Not exactly best practices for workplace productivity.

With the appropriate buy-in from The-Powers-That-Be (Yammer can be started by any employee, but I wouldn’t recommend that unless that employee is THE decision maker and can do what they want), Yammer can help end the dreaded silos that occur in many companies, facilitate efficiency in working across various groups in an organization, and fairly and equally promote exemplary work among employees. Yammer could also serve as a blueprint for new employees entering an organization on how it operates, its culture and how to succeed.

An additional use, particularly for public relations departments in organizations that are reluctant to use social media to communicate to external audiences, is to introduce a tool used internally to showcase how, say, Twitter works, and what is can do. Baby steps are necessary for many in upper-management, and this could be a start to embracing social media.

I’ve been reading some great Twitter articles lately that have really helped me. So, because I want you to like me and think what I am offering is useful to you, I pulled my favorites together for you to use as you will – quick, dirty and satisfying.

Enjoy!

  • Retweeting occurs most frequently on Friday and in general 3:00 p.m. to midnight. Afternoons, evenings and weekends also yield high retweets.
  • “You” is the most retweetable word.
  • 19 percent of retweets have links.
  • The more frequently you tweet links, or tweet in general the fewer clicks you’ll get: Tweet once an hour for maximum results.
  • Don’t spam. Just don’t do it. Bad juju.
  • Watch your links. Do they work? Do they lead to nowhere? I personally hate that. Are you sure you attached one? I’ve done that. So embarrassing.
  • If someone hits you, hit them back, especially if you are using Twitter to develop meaningful professional relationships.
  • Kill off Hyper-Tweeters swiftly and ruthlessly without an ounce of guilt or a second thought. Don’t be afraid to use that unfollow button!
  • You don’t have to follow someone who follows you. You really don’t.
  • On the flip side, if someone unfollows you, don’t get bent about it. It can’t be personal because they don’t know you personally.
  • Manage your Twitter account. Even if you don’t tweet everyday, just take a quick look at who is following you and what they are posting each day. I found this out the hard way doing a client project. I was so happy tweeting and getting new followers that I didn’t stop to look VERY CLOSELY at who was following me. I did look one day and most of my new followers were legit. One, however, was a nasty porn spammer who had an avatar of Britney Spear’s mouth photo-shopped on something very large…and it wasn’t a microphone. Yikes!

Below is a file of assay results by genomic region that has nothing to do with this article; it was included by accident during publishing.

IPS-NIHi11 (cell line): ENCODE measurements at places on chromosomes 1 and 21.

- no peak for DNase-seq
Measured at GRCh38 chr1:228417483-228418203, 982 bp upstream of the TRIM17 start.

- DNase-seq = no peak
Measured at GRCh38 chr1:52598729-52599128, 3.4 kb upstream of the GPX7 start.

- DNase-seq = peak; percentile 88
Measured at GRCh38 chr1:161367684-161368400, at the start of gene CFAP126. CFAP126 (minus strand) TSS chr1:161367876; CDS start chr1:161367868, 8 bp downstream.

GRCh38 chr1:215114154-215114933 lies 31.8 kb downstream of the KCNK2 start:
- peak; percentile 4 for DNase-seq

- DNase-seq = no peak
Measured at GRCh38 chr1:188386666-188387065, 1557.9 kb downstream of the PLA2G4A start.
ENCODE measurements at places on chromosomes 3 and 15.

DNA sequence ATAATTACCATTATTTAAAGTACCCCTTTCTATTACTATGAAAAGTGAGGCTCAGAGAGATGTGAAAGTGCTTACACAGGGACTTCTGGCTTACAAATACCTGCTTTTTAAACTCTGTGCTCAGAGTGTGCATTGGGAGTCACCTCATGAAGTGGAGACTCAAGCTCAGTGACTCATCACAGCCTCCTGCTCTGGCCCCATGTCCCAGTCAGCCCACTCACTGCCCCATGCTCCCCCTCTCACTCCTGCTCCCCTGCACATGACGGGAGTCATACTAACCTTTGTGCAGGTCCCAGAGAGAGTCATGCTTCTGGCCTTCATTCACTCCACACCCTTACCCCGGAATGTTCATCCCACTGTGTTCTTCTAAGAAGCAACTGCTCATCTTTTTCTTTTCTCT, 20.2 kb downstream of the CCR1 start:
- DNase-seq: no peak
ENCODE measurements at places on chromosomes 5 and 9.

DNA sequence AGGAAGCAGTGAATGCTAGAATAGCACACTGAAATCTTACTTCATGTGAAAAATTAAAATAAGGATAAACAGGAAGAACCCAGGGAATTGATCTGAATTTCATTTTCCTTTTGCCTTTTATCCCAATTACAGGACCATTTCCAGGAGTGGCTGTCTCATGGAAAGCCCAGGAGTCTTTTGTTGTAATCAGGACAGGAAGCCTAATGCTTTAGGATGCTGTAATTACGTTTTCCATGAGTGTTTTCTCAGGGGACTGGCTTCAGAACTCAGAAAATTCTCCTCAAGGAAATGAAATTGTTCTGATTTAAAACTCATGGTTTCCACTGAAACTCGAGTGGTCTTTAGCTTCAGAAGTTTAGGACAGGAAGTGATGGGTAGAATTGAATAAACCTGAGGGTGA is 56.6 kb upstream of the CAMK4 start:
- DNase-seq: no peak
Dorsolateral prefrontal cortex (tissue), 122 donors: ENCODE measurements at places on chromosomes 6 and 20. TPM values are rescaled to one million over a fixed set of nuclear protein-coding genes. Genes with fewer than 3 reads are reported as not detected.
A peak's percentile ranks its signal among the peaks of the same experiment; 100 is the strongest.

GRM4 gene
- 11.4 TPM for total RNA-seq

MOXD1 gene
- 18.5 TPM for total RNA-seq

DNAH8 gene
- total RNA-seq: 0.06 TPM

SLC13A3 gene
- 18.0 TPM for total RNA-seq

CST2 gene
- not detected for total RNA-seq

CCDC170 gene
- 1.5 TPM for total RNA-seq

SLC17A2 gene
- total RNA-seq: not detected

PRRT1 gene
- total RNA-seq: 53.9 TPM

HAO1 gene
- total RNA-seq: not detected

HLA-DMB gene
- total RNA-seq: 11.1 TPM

• This is a special message for those in my industry, particularly my PR peeps seeking to reach out to bloggers and other media: PLEASE PLEASE PLEASE DO NOT DIRECT MESSAGE (DM) SOMEONE YOU HAVE NEVER CONTACTED.
  • And this special message is for my junior and mid-level PR peeps that know not to do this, but will be told to do it by someone in “upper management.” They will even ask you to draft the message and send it to them “for review” before you DM someone on Twitter that you shouldn’t. Gently and tactfully guide them to some links that spell out best practices on using Twitter. Show them why it may backfire and offer alternatives. Don’t show them this post. I will help you out by posting a couple of good sites below.
  • Let folks know you are a real live person by tweeting regularly to maintain a presence. Twitterati recommends 10 to 20 tweets a day. NOT AN HOUR.
  • Just like in Kindergarten, being courteous and thoughtful will get you a long way.
  • Finally, don’t forget to thank your followers!

Happy tweeting!

Flackchick

P.S.:  And because I love ya, a couple of good links:

I am writing this blog post out of love. Honestly.

It is no secret that I am a huge fan of Banana Republic. If you go into my closet, you will find most of my clothing comes from there. I love Banana Republic because I feel I get good quality items for my money, the store has excellent sales and it sells not only long pants BUT LONG SHIRTS AS WELL! Perfect for tall girls with gangly arms and legs.